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How is a CD made?

Step One - The Glass Master

First, a precise copy of the source material, called a glass master is made. A glass disc is coated with a thin layer of light-reactive material. A laser etches pits representing 1s and 0s into this layer, to create a master version of the CD.


Step Two - The Stampers

The glass master is too fragile to be used directly in the replication process. Instead, it acts as a mold to create several more durable metal stampers, which are then attached to injection molding machines.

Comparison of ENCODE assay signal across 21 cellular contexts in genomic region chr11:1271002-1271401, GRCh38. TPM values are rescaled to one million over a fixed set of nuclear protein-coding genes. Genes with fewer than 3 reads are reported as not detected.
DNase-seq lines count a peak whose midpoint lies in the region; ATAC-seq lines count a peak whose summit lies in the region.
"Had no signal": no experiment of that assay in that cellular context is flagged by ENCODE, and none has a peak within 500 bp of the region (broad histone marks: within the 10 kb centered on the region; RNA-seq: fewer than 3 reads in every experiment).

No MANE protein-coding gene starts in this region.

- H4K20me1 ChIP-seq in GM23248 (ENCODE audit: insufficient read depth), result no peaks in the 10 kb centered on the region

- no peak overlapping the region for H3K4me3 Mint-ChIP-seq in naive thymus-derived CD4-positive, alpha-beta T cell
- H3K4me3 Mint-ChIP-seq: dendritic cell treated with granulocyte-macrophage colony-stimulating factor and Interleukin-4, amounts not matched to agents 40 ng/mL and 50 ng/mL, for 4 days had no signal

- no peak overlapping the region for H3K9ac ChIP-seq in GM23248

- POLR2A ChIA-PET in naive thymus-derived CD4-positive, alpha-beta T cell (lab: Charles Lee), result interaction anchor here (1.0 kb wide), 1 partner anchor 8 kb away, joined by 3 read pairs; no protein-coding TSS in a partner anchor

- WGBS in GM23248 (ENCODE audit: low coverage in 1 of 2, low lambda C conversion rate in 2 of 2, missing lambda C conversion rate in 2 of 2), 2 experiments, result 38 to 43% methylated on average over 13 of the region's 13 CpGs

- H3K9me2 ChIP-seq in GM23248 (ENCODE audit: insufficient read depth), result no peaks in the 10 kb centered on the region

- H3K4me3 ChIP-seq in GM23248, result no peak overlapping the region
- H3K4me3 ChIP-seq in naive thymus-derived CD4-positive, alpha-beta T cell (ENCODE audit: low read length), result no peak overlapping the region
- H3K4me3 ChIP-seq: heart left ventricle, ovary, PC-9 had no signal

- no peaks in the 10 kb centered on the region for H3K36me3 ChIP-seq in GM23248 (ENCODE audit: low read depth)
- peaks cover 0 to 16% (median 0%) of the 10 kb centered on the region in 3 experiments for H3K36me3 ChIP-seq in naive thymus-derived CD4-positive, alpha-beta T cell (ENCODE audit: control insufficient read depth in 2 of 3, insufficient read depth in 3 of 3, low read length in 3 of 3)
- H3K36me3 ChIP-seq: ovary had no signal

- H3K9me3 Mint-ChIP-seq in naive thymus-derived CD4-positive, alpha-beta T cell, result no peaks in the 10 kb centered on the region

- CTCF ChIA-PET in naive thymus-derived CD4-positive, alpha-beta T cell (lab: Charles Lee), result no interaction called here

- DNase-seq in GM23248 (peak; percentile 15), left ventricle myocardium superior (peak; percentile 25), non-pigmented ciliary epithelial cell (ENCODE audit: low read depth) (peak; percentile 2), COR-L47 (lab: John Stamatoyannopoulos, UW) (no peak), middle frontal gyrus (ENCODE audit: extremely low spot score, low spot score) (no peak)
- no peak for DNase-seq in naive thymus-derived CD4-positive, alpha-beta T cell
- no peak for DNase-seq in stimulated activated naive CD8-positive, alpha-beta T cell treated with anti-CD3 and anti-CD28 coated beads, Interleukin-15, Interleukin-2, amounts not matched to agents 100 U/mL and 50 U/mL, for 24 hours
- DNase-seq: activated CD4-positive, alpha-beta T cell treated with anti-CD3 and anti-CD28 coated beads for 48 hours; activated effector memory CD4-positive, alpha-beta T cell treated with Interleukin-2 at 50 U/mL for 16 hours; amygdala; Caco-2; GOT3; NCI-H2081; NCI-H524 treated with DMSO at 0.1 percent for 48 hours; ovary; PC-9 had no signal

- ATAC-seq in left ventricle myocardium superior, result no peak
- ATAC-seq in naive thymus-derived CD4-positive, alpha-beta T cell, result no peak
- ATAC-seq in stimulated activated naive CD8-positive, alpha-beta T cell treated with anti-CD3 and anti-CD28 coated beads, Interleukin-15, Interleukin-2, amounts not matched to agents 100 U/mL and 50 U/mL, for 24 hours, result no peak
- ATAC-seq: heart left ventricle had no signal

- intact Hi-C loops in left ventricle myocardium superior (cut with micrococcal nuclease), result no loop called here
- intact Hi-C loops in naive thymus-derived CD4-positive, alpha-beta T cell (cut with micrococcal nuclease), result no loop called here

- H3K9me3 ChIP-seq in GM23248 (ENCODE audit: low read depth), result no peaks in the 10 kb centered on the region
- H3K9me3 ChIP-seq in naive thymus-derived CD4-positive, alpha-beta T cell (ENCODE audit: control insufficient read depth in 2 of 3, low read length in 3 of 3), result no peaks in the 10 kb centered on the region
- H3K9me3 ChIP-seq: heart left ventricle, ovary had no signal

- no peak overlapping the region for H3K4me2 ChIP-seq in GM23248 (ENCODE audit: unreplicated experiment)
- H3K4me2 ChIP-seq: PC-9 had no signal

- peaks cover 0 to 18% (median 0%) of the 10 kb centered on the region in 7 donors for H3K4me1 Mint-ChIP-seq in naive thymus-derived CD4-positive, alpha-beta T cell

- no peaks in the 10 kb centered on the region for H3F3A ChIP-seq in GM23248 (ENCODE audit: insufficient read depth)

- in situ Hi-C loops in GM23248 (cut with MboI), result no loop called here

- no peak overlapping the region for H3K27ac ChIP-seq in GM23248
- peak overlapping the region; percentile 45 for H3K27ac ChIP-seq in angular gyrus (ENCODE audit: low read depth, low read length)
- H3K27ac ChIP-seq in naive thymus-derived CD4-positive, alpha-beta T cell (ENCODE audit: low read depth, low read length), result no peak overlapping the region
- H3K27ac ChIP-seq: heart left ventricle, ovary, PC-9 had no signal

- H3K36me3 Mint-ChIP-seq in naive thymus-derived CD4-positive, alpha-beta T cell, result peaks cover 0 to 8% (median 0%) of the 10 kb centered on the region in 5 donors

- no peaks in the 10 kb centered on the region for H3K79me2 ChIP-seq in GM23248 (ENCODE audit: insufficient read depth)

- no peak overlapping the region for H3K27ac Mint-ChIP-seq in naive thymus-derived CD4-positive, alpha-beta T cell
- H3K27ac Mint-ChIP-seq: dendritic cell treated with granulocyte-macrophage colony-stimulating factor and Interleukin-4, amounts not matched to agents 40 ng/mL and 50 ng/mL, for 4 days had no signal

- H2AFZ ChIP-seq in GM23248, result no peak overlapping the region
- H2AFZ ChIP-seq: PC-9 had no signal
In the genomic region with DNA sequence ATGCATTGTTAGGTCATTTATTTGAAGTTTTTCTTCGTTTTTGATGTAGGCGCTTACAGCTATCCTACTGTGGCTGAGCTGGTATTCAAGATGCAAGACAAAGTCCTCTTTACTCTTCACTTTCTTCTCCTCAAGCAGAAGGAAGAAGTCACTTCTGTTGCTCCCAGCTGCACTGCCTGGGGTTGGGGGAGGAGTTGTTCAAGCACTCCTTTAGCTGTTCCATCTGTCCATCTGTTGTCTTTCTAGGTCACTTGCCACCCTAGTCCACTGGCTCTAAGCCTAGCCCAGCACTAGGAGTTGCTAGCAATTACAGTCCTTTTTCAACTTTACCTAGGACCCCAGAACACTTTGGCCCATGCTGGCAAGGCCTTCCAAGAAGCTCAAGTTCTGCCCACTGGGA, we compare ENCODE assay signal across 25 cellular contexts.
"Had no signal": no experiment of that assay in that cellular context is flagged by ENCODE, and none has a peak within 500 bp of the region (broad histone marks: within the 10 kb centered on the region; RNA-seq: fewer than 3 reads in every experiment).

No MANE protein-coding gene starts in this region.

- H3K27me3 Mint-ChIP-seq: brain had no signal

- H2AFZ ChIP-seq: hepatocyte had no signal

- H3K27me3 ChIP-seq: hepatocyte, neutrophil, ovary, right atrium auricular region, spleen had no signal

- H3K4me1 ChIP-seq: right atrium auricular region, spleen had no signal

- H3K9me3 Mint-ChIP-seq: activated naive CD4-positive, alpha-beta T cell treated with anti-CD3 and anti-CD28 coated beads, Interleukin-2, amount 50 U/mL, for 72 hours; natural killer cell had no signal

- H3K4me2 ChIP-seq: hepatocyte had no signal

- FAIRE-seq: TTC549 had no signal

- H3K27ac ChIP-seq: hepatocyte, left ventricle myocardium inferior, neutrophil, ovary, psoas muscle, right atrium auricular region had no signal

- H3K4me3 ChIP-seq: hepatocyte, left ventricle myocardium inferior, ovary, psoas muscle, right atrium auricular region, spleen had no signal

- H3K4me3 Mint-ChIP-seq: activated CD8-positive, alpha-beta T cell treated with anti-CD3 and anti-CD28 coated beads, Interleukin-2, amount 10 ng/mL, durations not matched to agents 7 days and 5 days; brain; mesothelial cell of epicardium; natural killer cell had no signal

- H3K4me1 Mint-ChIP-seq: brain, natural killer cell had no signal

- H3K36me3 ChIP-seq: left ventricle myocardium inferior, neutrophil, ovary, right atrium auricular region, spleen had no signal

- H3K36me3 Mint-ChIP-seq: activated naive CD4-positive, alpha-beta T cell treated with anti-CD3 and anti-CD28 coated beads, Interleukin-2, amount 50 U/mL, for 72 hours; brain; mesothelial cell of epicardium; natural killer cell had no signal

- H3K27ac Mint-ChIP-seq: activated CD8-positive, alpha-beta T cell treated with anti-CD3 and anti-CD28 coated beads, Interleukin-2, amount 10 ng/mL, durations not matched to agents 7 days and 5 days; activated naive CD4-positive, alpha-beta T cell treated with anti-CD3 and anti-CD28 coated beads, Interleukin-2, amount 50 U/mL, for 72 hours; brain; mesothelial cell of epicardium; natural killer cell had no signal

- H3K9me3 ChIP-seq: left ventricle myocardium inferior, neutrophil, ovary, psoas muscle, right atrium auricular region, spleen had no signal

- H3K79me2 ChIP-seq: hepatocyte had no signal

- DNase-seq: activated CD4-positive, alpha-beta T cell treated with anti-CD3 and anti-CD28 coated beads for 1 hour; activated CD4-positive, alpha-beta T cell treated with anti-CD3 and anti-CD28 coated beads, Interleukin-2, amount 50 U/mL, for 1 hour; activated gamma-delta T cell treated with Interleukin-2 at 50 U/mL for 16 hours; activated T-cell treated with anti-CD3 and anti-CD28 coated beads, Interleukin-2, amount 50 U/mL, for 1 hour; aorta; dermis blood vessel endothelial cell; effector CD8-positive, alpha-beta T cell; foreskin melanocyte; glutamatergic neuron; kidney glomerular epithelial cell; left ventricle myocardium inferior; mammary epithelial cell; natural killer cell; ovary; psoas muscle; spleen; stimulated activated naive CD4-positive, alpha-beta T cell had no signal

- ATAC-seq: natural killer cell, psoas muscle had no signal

Step Three - Molding

Transparent plastic, called polycarbonate, is injected into a mold that has the stamper on one side and a smooth surface on the other. The stamper side of the mold imprints data pits into the plastic.

Step Four - Reflective Material

The polycarbonate material is transparent, so even though the data pits have been imprinted, a layer of reflective material must be applied behind them so that a laser can read them. A thin layer of metal, usually aluminum, is applied to the back side of the disc to create the necessary reflective surface.

Step Five - Lacquering

The reflective layer is then protected with a coat of acrylic lacquer, which is cured by ultraviolet light.

Step Six - Labeling

A face label is silk-screened onto the cured lacquer in inks cured by ultraviolet light to create the finished product. For more details of our labeling and artwork options please click here.